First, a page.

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This article originally appeared in American Poet, the biannual journal of the Academy of American Poets."American poetry has been part of a culture in conflict....We are a people tending toward democracy at the level of hope; at another level, the economy of the nation, the empire of business within the republic, both include in their basic premise the idea of perpetual warfare."— Muriel Rukeyser: The Life of Poetry (1949)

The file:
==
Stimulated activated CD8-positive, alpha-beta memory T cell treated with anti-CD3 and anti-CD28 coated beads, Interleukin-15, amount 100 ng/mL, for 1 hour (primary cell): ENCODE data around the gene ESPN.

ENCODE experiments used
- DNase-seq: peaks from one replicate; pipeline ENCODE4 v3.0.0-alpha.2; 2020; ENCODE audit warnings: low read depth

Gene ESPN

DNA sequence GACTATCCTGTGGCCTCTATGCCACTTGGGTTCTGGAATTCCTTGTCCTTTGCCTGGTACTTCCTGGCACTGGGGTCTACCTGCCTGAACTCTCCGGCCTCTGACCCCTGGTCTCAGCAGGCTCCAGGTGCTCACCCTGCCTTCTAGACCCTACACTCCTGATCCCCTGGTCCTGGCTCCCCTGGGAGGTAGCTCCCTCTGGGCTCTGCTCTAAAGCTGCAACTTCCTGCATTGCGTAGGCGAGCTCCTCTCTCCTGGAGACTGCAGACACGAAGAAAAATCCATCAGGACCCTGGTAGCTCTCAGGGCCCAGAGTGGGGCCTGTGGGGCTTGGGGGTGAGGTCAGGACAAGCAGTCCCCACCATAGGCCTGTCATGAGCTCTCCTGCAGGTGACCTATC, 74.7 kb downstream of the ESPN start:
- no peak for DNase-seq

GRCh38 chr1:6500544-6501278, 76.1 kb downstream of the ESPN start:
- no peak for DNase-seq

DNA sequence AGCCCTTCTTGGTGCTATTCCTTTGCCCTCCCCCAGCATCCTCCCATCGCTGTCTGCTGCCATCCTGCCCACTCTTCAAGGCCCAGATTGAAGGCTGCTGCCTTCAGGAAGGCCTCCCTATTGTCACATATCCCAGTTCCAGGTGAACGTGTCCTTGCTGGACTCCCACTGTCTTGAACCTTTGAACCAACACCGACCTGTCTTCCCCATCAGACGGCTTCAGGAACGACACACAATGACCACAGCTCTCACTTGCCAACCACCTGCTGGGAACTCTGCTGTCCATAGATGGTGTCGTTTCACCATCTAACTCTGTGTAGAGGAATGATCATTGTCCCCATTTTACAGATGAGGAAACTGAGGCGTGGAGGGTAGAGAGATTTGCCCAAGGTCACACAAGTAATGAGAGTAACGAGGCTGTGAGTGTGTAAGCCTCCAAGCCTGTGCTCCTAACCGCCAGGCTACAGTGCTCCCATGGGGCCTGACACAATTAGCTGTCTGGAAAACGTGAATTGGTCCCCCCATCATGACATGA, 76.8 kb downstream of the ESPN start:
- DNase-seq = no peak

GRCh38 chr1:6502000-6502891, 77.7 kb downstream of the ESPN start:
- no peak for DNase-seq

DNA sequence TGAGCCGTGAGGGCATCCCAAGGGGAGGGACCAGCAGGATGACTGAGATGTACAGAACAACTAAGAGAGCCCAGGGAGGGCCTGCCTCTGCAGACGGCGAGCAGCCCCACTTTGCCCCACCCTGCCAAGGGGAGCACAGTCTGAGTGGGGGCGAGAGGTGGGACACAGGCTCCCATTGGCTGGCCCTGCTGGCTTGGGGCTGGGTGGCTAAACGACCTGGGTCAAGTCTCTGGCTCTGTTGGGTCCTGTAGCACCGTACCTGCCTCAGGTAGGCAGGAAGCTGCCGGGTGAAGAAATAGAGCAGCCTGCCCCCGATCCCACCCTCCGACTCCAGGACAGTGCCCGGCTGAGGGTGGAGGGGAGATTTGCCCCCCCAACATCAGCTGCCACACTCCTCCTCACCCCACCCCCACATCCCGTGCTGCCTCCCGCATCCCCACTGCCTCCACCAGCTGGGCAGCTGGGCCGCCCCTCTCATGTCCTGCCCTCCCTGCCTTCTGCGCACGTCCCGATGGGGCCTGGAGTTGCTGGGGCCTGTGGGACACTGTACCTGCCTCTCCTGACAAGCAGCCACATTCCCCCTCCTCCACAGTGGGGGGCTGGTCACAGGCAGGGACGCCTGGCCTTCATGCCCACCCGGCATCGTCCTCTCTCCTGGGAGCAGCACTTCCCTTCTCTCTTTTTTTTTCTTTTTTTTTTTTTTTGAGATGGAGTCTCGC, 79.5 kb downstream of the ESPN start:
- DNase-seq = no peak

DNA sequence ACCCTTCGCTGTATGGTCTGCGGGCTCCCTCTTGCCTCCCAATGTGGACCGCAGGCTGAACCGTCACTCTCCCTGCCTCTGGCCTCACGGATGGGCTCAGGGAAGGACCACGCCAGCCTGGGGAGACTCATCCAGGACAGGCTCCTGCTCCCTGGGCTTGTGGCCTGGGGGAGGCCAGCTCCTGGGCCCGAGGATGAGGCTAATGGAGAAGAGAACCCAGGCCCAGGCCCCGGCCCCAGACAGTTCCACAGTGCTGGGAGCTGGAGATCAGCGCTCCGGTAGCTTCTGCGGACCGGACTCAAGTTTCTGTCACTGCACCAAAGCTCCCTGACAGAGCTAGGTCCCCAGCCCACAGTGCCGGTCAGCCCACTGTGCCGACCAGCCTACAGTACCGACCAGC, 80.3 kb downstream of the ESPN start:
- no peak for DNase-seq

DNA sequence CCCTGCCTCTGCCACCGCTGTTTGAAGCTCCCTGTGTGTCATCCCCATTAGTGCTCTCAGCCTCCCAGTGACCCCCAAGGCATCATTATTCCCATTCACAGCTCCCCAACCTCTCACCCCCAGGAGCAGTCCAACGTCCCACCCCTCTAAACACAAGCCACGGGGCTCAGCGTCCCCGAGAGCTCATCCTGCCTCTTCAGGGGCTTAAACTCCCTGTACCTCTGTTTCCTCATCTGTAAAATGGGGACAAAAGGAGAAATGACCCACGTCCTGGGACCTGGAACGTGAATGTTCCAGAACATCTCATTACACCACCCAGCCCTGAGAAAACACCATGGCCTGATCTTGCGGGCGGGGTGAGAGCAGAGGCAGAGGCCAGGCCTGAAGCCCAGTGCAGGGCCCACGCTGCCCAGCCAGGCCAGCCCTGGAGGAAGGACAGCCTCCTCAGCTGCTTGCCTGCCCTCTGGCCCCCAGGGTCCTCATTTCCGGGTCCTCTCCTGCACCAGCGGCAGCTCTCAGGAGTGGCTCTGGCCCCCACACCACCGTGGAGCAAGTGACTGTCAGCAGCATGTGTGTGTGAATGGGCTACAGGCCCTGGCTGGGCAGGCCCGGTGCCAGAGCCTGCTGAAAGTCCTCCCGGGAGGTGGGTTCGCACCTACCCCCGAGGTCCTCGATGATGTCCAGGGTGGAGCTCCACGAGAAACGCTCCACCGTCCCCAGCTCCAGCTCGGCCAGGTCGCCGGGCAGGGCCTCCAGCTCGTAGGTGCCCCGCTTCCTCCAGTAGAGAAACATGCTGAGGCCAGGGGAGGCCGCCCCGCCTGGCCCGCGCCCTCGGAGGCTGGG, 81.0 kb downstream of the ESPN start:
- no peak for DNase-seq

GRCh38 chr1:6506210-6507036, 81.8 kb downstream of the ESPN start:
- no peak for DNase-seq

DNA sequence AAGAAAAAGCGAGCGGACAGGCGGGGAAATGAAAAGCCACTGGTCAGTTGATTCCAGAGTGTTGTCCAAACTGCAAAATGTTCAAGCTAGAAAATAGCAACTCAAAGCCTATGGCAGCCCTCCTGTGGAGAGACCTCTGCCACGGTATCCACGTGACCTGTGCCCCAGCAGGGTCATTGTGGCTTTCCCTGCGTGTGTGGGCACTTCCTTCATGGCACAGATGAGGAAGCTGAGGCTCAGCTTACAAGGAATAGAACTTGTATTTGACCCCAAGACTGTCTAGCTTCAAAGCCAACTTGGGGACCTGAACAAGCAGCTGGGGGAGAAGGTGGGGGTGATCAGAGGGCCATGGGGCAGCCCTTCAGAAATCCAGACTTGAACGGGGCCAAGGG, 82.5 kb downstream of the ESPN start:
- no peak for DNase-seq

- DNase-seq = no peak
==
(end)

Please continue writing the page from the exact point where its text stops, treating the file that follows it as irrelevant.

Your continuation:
Award-winning poet, editor, translator, and human rights advocate Carolyn Forché presents the Blaney lecture "Not Persuasion, But Transport: The Poetry of Witness" on October 25, 2013, at Poets Forum in New York City. Forché's lecture, which appears below, also appeared in American Poets, Spring-Summer 2014.
Tracy K. Smith synthesizes the riches of many discursive and poetic traditions without regard to doctrine and with great technical rigor. Her poems are mysterious but utterly lucid and write a history that is sub-rosa yet fully within her vision. They are deeply satisfying and necessarily inconclusive. And they are pristinely beautiful without ever being precious.